Miles McCary grew up in his family’s jewelry store admiring the work of both his grandfather and mother, but had different plans for himself. He had plans on becoming a CPA. Although it was not his passion, he felt it to be a good choice for his future family. As a student at LSU, Miles tells the story of the moment he made the decision to ask to become a part of the family business in a letter he wrote to his mother and grandfather. After weeks of preparation for a final exam, he left class that day knowing that he needed to seek another option for a career.
“I’ll never forget driving to an empty parking lot down Burbank Drive and calling my father to tell him I had failed and I had zero idea what I was going to do with my life and how I was going to graduate. I was taught from a young age that my education was one of the most important investments that was a massive gift with no strings attached other than expectation that I do everything I could to make my grades, because when I graduated college I was expected to be completely on my own. In a word, I was petrified.”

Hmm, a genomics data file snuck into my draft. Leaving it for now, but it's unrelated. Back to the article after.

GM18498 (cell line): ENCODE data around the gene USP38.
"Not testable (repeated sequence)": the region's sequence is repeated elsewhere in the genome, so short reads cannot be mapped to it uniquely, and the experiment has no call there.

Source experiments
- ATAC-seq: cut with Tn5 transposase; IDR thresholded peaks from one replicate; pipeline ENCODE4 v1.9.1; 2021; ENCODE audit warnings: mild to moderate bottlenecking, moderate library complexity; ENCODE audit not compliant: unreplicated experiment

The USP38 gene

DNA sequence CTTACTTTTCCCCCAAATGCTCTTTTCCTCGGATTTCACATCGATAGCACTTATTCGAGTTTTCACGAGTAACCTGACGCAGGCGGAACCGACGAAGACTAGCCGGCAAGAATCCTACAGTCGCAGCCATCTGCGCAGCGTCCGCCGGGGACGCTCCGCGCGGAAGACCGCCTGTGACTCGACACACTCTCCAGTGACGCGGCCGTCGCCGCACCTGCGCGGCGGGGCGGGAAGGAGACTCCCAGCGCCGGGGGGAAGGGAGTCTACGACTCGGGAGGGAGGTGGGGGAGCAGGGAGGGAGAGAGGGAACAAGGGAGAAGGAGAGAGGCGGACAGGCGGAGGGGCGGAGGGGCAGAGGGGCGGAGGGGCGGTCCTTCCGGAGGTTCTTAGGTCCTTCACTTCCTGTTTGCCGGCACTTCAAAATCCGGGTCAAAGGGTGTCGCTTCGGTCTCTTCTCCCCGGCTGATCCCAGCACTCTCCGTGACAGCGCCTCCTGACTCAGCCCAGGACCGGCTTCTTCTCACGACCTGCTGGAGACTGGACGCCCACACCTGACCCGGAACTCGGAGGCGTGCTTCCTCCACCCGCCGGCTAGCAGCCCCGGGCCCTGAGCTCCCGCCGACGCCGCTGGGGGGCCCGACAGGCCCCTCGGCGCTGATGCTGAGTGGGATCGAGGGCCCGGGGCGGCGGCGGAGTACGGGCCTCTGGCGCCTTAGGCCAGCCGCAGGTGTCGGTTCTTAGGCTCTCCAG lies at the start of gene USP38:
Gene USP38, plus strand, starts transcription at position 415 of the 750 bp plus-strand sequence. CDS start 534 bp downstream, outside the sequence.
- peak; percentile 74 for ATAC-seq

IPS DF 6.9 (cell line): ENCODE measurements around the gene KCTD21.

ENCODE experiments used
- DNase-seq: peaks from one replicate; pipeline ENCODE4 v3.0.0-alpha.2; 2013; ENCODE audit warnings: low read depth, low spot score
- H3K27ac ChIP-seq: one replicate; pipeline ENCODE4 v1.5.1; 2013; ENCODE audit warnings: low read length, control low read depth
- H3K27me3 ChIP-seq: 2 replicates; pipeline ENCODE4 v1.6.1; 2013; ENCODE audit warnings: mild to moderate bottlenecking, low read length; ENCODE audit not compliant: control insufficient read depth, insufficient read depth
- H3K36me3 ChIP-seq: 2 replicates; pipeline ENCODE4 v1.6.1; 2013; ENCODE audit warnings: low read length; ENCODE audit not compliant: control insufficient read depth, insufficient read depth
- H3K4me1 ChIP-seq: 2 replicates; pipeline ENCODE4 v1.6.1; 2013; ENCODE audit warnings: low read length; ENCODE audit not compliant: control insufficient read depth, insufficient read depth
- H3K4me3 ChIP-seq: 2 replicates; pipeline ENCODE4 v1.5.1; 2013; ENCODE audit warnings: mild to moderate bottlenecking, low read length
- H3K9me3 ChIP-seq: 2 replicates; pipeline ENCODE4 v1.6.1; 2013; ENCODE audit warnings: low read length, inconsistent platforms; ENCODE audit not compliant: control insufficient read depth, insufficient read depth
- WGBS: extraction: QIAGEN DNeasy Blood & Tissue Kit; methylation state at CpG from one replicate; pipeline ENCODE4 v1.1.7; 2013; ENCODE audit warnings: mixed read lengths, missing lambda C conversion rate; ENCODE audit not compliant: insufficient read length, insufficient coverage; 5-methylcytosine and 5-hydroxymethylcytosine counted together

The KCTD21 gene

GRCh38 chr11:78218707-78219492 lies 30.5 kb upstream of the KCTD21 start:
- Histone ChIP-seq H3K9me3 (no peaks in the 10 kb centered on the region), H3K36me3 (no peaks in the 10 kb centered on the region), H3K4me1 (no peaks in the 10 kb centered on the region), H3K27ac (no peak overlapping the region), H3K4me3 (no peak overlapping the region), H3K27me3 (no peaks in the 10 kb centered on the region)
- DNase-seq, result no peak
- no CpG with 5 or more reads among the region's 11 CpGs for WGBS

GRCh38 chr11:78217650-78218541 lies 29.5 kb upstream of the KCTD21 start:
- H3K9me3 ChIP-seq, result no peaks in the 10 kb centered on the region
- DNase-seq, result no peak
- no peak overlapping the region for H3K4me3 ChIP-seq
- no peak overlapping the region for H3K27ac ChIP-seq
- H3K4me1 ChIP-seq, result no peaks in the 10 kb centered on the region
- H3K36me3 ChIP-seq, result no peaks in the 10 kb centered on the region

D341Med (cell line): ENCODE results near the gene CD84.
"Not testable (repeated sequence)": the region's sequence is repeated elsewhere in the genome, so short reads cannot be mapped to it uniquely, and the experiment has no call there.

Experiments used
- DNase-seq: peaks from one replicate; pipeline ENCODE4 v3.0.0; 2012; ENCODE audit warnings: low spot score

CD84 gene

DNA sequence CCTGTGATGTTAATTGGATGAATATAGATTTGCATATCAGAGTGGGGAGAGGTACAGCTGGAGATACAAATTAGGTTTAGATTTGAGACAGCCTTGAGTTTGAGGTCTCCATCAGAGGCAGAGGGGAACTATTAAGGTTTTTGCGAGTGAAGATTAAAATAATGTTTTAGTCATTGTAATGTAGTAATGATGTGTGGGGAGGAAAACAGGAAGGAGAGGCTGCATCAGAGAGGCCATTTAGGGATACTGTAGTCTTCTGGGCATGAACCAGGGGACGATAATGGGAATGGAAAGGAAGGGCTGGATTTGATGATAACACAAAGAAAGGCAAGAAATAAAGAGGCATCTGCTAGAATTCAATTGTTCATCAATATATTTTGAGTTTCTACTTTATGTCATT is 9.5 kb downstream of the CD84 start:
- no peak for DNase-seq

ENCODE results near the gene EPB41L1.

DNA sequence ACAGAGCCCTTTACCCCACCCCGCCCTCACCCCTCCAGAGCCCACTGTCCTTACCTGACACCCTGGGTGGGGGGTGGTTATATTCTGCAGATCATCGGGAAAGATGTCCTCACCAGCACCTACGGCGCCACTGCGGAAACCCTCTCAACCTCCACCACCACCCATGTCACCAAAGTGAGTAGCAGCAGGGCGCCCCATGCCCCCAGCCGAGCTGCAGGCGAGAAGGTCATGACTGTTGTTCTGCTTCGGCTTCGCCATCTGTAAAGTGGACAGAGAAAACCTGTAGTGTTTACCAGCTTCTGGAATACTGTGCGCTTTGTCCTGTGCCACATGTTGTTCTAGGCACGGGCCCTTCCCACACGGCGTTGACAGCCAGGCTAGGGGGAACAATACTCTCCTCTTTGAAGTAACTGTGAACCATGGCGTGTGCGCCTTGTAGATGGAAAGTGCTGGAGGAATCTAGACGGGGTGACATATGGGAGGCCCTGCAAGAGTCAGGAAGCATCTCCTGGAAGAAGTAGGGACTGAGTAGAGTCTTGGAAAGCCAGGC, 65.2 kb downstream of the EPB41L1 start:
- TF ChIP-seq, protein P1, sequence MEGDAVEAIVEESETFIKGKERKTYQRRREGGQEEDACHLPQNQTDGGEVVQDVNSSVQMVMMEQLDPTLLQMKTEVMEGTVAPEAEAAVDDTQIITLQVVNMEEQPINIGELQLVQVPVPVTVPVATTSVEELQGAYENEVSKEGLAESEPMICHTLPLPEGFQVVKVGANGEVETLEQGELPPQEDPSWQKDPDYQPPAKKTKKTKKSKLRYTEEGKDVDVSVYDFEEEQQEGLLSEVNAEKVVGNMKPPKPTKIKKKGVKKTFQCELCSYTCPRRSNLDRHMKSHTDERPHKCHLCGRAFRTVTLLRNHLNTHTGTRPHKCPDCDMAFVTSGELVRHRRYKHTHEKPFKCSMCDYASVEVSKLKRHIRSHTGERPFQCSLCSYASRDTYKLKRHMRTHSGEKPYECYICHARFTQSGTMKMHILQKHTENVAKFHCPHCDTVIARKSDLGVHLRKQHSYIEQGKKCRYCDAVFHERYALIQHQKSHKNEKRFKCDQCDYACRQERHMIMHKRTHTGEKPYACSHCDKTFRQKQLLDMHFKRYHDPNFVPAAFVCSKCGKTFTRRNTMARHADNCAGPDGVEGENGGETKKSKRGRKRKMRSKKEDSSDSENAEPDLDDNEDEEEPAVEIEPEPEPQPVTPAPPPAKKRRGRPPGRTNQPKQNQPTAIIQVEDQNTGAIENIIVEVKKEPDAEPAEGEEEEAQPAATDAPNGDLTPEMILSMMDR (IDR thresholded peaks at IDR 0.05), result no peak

This defining day was six years ago. Soon after, Miles was offered the opportunity to join the family business, and he so humbly accepted. He is now married to Anne, the two have a new baby boy, Penn, and he is finishing his certification to become a gemologist. Miles and Lynn recently relocated McCary’s to the fourth location of McCary’s. Very different from the humble beginnings, the newest location of McCary’s is a vision of perfection. Gorgeous jewelry cases filled with the most exquisite pieces from all over the world that sparkle like the giant crystal chandelier hanging over head. When you walk into McCary’s, you will often be greeted by Miles or Lynn and you will be greeted with a smile and treated much like family.